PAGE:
Corneal epithelial barrier function against microbes is generally thought to involve surface mucins, junctional barriers, and extracellular antimicrobials. Additionally, we have found that corneal epithelial cells can behave as non-professional phagocytes, i.e. they can internalize bacteria and then suppress their viability within acidified lysosomes. The importance of this potential innate defense against microbes remains to be determined and is a goal of this project. The other goal is to determine how bacteria evade this defense. Pseudomonas aeruginosa is among the most common and the most devastating of corneal pathogens. The statistics are even worse for other epithelial lined body sites, where P. aeruginosa infection very often results in mortality. While often referred to as an extracellular pathogen, we have shown P. aeruginosa can thrive in corneal (and airway) epithelial cells, by evading acidified lysosomes and establishing replicative niches inside plasma membrane blebs. While lysosome evasion and bleb-niche formation both require the bacterial type III secretion system (T3SS), these capacities are separable. Lysosome evasion depends on the ADP-ribosylation (ADPr) activity of the T3SS effector ExoS, but not PopB, one of two T3SS translocators. In stark contrast, both ExoS and PopB are needed for P. aeruginosa to establish bleb-niches. The three aims of this project are:
Aim 1. To study mechanisms by which corneal epithelial cells kill intracellular bacteria; specifically exploring the role of MyD88, which we hae found is involved.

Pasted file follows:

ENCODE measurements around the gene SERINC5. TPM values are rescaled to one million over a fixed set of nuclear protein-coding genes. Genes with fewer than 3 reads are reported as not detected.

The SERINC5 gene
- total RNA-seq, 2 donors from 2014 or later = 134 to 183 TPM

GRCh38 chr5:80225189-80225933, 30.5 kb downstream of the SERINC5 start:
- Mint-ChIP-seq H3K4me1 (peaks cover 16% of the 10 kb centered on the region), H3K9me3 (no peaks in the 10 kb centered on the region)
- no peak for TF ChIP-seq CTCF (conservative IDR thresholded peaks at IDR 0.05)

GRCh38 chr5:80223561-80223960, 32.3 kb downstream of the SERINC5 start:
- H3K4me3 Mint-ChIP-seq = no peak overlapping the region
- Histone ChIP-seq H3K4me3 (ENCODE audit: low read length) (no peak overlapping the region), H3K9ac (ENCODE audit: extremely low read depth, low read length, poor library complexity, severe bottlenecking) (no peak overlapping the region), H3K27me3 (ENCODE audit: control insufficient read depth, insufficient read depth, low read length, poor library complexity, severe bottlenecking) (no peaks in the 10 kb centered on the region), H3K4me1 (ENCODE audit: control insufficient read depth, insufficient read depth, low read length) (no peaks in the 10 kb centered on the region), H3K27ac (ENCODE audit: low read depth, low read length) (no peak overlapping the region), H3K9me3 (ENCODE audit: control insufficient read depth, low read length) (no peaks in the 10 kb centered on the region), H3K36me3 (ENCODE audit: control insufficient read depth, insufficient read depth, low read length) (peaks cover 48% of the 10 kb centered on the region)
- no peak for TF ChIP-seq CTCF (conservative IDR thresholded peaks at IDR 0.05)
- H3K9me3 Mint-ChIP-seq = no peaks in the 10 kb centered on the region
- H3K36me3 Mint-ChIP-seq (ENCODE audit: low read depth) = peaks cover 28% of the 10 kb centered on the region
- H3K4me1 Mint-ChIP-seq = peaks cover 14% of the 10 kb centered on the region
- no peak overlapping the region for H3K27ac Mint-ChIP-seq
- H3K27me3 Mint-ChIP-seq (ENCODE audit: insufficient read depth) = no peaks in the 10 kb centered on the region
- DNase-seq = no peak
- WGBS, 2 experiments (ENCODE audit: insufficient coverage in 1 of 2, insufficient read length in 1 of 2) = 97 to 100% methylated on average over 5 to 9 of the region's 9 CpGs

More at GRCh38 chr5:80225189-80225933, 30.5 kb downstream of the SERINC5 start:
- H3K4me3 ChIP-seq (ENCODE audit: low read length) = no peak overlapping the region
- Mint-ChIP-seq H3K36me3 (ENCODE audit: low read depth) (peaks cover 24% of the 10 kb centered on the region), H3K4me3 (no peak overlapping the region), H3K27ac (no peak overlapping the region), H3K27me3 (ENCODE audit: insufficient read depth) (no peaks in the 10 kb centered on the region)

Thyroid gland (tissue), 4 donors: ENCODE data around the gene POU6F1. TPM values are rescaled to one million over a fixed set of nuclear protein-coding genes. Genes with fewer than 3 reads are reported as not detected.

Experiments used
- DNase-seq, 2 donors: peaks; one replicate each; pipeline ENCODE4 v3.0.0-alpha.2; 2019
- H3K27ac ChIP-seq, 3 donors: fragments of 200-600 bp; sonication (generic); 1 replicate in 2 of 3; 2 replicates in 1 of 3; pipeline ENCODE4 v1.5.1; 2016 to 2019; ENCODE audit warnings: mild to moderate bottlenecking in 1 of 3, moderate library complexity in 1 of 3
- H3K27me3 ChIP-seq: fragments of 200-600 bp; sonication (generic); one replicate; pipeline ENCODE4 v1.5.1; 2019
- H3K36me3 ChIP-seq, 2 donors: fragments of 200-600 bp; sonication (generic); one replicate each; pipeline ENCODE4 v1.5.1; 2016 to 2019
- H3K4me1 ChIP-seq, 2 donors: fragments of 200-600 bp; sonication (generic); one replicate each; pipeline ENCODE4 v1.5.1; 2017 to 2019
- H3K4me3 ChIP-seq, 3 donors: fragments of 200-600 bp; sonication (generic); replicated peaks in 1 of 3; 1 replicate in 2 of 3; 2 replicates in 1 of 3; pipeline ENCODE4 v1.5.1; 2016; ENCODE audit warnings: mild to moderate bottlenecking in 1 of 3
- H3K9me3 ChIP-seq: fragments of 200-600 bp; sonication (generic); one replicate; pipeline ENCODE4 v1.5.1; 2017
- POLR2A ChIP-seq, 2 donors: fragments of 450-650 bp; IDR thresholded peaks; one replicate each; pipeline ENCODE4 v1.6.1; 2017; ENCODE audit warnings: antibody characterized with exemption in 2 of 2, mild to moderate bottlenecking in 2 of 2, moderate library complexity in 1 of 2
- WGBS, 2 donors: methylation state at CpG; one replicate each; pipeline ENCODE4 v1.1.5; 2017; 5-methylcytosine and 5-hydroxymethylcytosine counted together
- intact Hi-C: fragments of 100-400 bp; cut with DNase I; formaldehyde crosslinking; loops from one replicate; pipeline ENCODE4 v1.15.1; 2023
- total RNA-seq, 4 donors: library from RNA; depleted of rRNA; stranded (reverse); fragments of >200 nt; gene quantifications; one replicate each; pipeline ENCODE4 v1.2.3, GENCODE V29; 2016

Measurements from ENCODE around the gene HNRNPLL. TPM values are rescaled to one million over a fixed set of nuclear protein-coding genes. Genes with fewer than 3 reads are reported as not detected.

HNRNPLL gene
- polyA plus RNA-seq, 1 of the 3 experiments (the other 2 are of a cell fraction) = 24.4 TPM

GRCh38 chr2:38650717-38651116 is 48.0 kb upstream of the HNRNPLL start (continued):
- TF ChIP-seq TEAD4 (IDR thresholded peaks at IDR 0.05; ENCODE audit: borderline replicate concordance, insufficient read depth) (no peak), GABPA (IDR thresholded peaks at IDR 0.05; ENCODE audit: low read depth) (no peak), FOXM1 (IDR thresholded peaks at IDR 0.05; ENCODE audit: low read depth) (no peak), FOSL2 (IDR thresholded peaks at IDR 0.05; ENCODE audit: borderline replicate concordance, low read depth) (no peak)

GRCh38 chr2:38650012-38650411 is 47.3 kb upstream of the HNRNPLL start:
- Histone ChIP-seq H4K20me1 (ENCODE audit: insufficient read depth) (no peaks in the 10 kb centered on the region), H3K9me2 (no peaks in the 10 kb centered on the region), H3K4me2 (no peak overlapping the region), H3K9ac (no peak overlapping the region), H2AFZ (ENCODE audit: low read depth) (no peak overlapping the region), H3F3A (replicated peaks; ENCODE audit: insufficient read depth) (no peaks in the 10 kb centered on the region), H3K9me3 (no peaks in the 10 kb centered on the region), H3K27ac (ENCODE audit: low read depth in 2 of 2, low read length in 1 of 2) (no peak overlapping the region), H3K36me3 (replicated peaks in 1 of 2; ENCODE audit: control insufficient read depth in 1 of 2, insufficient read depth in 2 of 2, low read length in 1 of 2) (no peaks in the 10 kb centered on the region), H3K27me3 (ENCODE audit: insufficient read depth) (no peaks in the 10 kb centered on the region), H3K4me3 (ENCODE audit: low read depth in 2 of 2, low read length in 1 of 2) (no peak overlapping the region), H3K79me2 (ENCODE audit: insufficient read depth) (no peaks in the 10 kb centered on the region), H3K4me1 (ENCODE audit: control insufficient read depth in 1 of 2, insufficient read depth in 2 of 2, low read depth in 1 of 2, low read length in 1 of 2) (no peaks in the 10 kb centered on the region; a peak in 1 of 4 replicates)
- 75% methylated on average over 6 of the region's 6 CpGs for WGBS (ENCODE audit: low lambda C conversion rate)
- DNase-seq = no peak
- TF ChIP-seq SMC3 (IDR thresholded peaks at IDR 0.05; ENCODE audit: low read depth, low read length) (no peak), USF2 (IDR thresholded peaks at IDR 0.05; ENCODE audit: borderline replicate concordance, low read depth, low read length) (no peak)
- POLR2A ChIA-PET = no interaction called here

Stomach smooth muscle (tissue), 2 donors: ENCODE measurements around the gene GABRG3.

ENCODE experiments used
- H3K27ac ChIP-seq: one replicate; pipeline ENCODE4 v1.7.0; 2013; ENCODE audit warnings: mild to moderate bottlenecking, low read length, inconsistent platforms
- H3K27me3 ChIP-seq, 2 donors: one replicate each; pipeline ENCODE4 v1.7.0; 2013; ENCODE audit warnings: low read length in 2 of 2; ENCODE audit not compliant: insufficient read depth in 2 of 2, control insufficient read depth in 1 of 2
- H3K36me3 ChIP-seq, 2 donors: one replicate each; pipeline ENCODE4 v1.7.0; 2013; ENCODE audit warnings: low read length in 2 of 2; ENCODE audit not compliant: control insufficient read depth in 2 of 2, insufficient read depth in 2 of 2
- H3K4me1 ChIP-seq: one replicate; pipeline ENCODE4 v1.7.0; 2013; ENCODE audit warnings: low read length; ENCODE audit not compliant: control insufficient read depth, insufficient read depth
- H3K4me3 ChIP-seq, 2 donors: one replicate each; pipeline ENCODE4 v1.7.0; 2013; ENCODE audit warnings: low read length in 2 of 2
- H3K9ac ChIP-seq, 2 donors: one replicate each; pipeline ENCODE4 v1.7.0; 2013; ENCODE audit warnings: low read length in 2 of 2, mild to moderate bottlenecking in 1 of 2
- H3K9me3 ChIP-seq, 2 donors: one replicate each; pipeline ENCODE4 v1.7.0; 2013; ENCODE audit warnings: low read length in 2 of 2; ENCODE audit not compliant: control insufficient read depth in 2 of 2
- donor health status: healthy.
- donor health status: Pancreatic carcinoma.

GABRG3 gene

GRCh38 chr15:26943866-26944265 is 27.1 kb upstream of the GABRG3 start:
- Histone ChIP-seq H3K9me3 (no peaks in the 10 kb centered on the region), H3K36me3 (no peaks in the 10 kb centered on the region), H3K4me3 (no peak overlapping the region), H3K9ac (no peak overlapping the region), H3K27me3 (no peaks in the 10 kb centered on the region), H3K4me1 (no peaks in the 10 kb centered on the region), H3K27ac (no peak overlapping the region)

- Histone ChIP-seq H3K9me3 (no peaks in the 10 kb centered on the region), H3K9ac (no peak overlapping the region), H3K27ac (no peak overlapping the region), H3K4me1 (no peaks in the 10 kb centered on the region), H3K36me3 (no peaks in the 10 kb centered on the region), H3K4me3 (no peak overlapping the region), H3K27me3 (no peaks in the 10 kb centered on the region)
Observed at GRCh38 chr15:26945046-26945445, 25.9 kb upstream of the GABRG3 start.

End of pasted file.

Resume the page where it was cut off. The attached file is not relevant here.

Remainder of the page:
Aim 2 : To determine how P. aeruginosa uses ExoS to evade acidified lysosomes in corneal epithelial cells.
Aim 3. To explore how PopB and ExoS then allow intracellular P. aeruginosa to establish membrane bleb niches. Phagocytic activity of corneal epithelial cells and bacterial evasion of this defense are both novel concepts. Understanding the host-pathogen interactions that result in these very different outcomes, could lead to new strategies for managing infection.

Public Health Relevance

The epithelium of the cornea is a formidable barrier against infection, yet Pseudomonas aeruginosa can penetrate it to cause vision-threatening eye disease in some situations. We have made two discoveries that help explain this dichotomy; 1) that corneal epithelial cells can kill bacteria intracellularly, and 2) that P. aeruginosa can subvert tis defense to form an intracellular replicative niche within plasma membrane blebs. Here, we will study the details of the host-pathogen interactions that determine the fate of intracellular bacteria, the long-term goal being to develop therapies that tip the balance in favor of host defense.

National Institute of Health (NIH)
National Eye Institute (NEI)
Research Project (R01)
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Diseases and Pathophysiology of the Visual System Study Section (DPVS)
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Mckie, George Ann
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University of California Berkeley
Schools of Optometry/Opht Tech
United States
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Hritonenko, Victoria; Metruccio, Matteo; Evans, David et al. (2018) Epithelial cell lysates induce ExoS expression and secretion by Pseudomonas aeruginosa. FEMS Microbiol Lett 365:
Wan, Stephanie J; Sullivan, Aaron B; Shieh, Peyton et al. (2018) IL-1R and MyD88 Contribute to the Absence of a Bacterial Microbiome on the Healthy Murine Cornea. Front Microbiol 9:1117
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